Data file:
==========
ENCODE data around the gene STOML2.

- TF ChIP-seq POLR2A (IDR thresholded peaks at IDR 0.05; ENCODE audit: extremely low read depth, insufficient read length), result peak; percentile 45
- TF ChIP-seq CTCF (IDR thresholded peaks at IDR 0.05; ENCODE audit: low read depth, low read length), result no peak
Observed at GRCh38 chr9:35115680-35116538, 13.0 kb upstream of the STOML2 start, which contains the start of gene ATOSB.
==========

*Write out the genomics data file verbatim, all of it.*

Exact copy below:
ENCODE data around the gene STOML2.

- TF ChIP-seq POLR2A (IDR thresholded peaks at IDR 0.05; ENCODE audit: extremely low read depth, insufficient read length), result peak; percentile 45
- TF ChIP-seq CTCF (IDR thresholded peaks at IDR 0.05; ENCODE audit: low read depth, low read length), result no peak
Observed at GRCh38 chr9:35115680-35116538, 13.0 kb upstream of the STOML2 start, which contains the start of gene ATOSB.